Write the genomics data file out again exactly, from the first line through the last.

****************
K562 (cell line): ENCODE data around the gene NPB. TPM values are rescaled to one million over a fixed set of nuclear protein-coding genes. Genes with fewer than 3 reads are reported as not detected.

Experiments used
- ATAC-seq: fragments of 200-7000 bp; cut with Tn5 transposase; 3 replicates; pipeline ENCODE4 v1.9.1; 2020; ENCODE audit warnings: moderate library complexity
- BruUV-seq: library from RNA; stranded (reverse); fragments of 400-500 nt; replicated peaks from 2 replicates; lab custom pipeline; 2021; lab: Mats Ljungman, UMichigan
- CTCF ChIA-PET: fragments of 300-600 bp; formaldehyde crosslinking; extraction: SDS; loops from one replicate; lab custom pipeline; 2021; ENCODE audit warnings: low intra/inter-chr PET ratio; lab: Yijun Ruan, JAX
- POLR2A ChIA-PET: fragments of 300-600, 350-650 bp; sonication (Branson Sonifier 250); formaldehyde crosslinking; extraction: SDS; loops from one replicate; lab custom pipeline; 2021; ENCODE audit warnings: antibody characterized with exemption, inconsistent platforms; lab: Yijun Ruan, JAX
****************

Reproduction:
K562 (cell line): ENCODE data around the gene NPB. TPM values are rescaled to one million over a fixed set of nuclear protein-coding genes. Genes with fewer than 3 reads are reported as not detected.

Experiments used
- ATAC-seq: fragments of 200-7000 bp; cut with Tn5 transposase; 3 replicates; pipeline ENCODE4 v1.9.1; 2020; ENCODE audit warnings: moderate library complexity
- BruUV-seq: library from RNA; stranded (reverse); fragments of 400-500 nt; replicated peaks from 2 replicates; lab custom pipeline; 2021; lab: Mats Ljungman, UMichigan
- CTCF ChIA-PET: fragments of 300-600 bp; formaldehyde crosslinking; extraction: SDS; loops from one replicate; lab custom pipeline; 2021; ENCODE audit warnings: low intra/inter-chr PET ratio; lab: Yijun Ruan, JAX
- POLR2A ChIA-PET: fragments of 300-600, 350-650 bp; sonication (Branson Sonifier 250); formaldehyde crosslinking; extraction: SDS; loops from one replicate; lab custom pipeline; 2021; ENCODE audit warnings: antibody characterized with exemption, inconsistent platforms; lab: Yijun Ruan, JAX